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Junk food, alcohol advertising should be targeted like smoking
THE Gillard government is being urged to crack down on junk food and alcohol advertising now that it has taken on big tobacco by legislating for plain packaging of cigarettes.
The AMA says it should be easier for Australians to make healthy choices about their lives.
"There has been significant progress on the part of governments in tackling smoking rates but gaps remain regarding excess weight and excess alcohol use," the AMA stated in its federal budget submission released on Tuesday.
"Excessive alcohol use, excess weight and smoking continue to put Australians at high risk of serious diseases and these behaviours reduce people's life expectancy by five years on average."
Federal Labor is forcing all cigarettes to be sold in drab olive-brown packs from December and is moving to ban tobacco companies from advertising their products on the internet.
But health experts have been disappointed the government has refused to implement the key recommendations of its own preventative health taskforce when it comes to junk food and alcohol.
The AMA has called for alcohol advertising to be restricted to publications, locations and times that minimise their influence on people under the age of 18.
The association also wants the government to ban all marketing that specifically targets teenagers and to prohibit alcohol manufacturers from sponsoring sporting events.
On the fast food front, the AMA submission argues ads pushing energy-dense and nutrient-poor products onto children should be outlawed "particularly in children's television viewing times".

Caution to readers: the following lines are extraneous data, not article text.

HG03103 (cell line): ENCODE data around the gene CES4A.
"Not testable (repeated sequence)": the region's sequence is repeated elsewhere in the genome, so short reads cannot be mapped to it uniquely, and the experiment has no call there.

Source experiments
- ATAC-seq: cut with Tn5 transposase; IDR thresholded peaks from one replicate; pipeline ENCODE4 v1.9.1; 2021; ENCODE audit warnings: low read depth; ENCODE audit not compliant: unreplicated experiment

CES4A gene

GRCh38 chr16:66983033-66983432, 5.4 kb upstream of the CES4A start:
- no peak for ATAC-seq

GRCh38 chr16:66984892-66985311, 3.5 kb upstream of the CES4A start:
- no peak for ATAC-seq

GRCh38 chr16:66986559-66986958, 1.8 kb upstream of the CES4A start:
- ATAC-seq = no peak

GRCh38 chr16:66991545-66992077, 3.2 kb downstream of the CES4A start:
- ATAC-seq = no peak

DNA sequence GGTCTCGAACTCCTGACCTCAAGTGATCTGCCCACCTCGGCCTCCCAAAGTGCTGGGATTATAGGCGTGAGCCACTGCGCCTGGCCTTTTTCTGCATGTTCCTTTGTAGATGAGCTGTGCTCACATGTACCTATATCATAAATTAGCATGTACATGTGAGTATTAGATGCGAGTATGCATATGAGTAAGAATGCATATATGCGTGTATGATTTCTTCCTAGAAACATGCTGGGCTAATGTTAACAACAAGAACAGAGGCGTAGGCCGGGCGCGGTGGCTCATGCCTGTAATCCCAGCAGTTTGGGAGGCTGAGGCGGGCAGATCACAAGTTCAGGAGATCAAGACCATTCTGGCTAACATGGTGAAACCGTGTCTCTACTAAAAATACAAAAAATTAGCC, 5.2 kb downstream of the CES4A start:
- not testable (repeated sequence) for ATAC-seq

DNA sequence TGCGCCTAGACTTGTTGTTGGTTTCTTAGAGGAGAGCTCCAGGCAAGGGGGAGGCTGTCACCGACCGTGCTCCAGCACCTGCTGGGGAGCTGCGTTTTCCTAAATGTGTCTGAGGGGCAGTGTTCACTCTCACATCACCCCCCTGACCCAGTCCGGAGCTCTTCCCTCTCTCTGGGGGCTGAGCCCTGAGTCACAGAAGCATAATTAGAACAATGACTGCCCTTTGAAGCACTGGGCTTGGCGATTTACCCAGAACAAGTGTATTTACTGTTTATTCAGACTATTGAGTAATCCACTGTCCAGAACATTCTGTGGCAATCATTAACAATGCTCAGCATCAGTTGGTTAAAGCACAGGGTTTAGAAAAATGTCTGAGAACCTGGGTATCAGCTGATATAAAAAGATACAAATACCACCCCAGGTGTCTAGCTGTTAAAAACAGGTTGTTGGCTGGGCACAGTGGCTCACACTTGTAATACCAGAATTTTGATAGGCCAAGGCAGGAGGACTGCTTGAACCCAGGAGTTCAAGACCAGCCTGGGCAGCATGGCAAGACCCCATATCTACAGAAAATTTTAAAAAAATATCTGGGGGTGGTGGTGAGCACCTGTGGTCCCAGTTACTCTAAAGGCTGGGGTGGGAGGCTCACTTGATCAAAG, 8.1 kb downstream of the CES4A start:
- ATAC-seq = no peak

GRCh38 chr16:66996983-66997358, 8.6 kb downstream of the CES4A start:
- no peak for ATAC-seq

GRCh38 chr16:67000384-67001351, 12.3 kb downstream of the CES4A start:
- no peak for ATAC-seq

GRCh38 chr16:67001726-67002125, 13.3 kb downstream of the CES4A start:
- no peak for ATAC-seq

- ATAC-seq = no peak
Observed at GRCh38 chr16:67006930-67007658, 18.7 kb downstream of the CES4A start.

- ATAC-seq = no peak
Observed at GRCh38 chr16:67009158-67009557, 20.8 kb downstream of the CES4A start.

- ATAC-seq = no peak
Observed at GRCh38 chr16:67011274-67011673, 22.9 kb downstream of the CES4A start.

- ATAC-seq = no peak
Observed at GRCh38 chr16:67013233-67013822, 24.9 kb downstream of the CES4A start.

"Rates of overweight and obesity are unacceptably high among Australian children," the association said.
The AMA also supports mandatory traffic light labelling on packaged foods to help consumers pick the healthiest option.
President Steve Hambleton expects the May budget to be "frugal across the board" as the government shores up the economy for tough times ahead.
But while the AMA isn't looking for any "big bang health reform", according to Dr Hambleton, it is calling for funding increases in certain areas.
In particular, the association wants a massive boost to the health and medical research budget.
"The government must increase support for health and medical research by at least 10% each year over the next four years," the submission stated.
"Specific funding should be allocated to improve the evidence base for preventive medicine and chronic disease management."
The AMA argues the National Health and Medical Research Council (NHMRC) must be better equipped to support research into increasingly prevalent conditions such as diabetes, cancer and dementia "and to build workplace productivity and address population ageing".
Other key points in its 2012/13 budget submission include:
* a call for fees paid by the government to doctors for various services to be indexed "on par" with the consumer price index (CPI)
* the extension of Medicare rebates for GPs to provide video consultations to residents of nursing homes and hostels